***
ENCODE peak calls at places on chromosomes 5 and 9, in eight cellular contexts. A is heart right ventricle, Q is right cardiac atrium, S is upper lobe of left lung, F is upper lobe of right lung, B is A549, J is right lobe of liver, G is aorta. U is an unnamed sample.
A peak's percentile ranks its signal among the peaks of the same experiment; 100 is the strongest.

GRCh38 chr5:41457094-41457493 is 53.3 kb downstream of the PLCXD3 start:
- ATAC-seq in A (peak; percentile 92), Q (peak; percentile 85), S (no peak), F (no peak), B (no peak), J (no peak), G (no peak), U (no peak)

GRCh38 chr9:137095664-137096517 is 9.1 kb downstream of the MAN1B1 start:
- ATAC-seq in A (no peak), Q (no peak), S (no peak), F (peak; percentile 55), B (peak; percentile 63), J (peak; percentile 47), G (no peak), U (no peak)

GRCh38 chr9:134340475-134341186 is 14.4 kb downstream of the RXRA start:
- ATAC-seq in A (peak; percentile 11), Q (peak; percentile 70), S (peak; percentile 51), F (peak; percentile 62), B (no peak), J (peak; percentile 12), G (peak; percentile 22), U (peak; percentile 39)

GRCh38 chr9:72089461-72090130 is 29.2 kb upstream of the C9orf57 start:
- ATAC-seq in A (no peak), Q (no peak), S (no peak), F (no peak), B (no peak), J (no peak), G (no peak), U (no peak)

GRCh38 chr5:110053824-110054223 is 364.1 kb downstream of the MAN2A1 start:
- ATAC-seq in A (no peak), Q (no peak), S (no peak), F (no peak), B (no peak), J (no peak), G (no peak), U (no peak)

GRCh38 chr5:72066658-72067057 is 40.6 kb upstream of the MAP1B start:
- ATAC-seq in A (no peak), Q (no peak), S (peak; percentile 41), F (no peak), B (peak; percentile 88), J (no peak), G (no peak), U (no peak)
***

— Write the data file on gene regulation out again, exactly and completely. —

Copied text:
ENCODE peak calls at places on chromosomes 5 and 9, in eight cellular contexts. A is heart right ventricle, Q is right cardiac atrium, S is upper lobe of left lung, F is upper lobe of right lung, B is A549, J is right lobe of liver, G is aorta. U is an unnamed sample.
A peak's percentile ranks its signal among the peaks of the same experiment; 100 is the strongest.

GRCh38 chr5:41457094-41457493 is 53.3 kb downstream of the PLCXD3 start:
- ATAC-seq in A (peak; percentile 92), Q (peak; percentile 85), S (no peak), F (no peak), B (no peak), J (no peak), G (no peak), U (no peak)

GRCh38 chr9:137095664-137096517 is 9.1 kb downstream of the MAN1B1 start:
- ATAC-seq in A (no peak), Q (no peak), S (no peak), F (peak; percentile 55), B (peak; percentile 63), J (peak; percentile 47), G (no peak), U (no peak)

GRCh38 chr9:134340475-134341186 is 14.4 kb downstream of the RXRA start:
- ATAC-seq in A (peak; percentile 11), Q (peak; percentile 70), S (peak; percentile 51), F (peak; percentile 62), B (no peak), J (peak; percentile 12), G (peak; percentile 22), U (peak; percentile 39)

GRCh38 chr9:72089461-72090130 is 29.2 kb upstream of the C9orf57 start:
- ATAC-seq in A (no peak), Q (no peak), S (no peak), F (no peak), B (no peak), J (no peak), G (no peak), U (no peak)

GRCh38 chr5:110053824-110054223 is 364.1 kb downstream of the MAN2A1 start:
- ATAC-seq in A (no peak), Q (no peak), S (no peak), F (no peak), B (no peak), J (no peak), G (no peak), U (no peak)

GRCh38 chr5:72066658-72067057 is 40.6 kb upstream of the MAP1B start:
- ATAC-seq in A (no peak), Q (no peak), S (peak; percentile 41), F (no peak), B (peak; percentile 88), J (no peak), G (no peak), U (no peak)